UN Secretary-General Ban Ki-moon, second left, Prime Minister Recep Tayyip Erdo?an, third left, and Iraqi Prime Minister Nouri al-Maliki, fourth right, pose with foreign ministers in a family photo session during the Iraqi neighboring countries foreign ministers meeting in ?stanbul on Saturday. (more…)

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1808, 1908 and 2008

Monday, November 5th, 2007

The years 1808, 1908 and 2008 are the turning points of their centuries. The Charter of Alliance signed in 1808 signifies a culmination for the classical order of the Ottoman Empire. (more…)

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PKK pays no heed to Kurds

Monday, November 5th, 2007

The outlawed Kurdistan Workers’ Party (PKK) does not pay any heed to the Kurds. It does not even care one snap about the problems, hardships and demands of our Kurdish brothers. (more…)

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15 crucial points for Turks and Kurds

Monday, November 5th, 2007

The Kurdish problem has always been a fundamental problem for Turkey. We should all realize that the PKK is an extension of this problem. Neither the Kurdish issue nor the PKK problem can be resolved overnight. (more…)

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To be governed through words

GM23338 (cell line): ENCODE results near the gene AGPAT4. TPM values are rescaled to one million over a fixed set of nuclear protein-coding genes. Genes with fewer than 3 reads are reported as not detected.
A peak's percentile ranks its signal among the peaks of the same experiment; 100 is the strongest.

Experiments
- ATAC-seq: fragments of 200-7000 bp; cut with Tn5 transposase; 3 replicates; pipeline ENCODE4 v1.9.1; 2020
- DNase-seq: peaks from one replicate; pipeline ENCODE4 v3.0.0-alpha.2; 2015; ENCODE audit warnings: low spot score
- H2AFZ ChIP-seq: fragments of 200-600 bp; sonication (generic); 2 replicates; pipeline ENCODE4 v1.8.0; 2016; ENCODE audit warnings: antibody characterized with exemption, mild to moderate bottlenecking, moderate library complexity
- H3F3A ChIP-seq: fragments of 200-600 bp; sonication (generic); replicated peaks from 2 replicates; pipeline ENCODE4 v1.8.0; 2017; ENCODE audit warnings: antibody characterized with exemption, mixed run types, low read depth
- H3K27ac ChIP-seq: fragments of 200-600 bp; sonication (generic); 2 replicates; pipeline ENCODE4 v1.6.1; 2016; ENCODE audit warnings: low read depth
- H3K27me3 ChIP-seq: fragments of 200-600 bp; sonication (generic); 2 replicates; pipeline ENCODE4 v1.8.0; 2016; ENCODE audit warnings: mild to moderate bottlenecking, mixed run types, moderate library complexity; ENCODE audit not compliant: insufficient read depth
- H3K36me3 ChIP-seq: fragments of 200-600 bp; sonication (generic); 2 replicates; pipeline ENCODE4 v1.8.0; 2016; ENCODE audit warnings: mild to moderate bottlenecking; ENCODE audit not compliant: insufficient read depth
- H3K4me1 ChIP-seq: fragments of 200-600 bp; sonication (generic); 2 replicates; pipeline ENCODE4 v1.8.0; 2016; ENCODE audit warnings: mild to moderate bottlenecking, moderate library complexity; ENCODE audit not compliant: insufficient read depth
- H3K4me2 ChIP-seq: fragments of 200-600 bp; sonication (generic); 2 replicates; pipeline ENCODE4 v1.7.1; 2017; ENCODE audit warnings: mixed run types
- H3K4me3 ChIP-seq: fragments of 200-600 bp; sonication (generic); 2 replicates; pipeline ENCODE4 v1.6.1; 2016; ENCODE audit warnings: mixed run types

Monday, November 5th, 2007

Turkish media and politicians follow what has been uttered by the others and adopt a stance in accordance with current statements. (more…)

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Abducted Turkish soldiers freed

Sunday, November 4th, 2007

Eight Turkish soldiers, kidnapped last month in an ambush by outlawed Kurdistan Workers’ Party (PKK) terrorists, were released in northern Iraq on Sunday. (more…)

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Rice : Terrorist PKK common threat to both Turkey and US

Saturday, November 3rd, 2007

US Secretary of State Condoleezza Rice listened to Turkish officials on Friday as they pressed for action against the outlawed Kurdistan Workers’ Party (PKK) in northern Iraq and responded by giving assurances that Washington will deal with the matter by “effective action” and by redoubling its efforts. (more…)

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UN faces calls for bigger role in Iraq in int’l conference

Saturday, November 3rd, 2007

UN Secretary-General Ban ki-Moon met President Abdullah Gül at a working lunch in Ankara yesterday as Turkish officials attending an international conference on Iraq in istanbul pushed for more of a UN role in war-torn Iraq. (more…)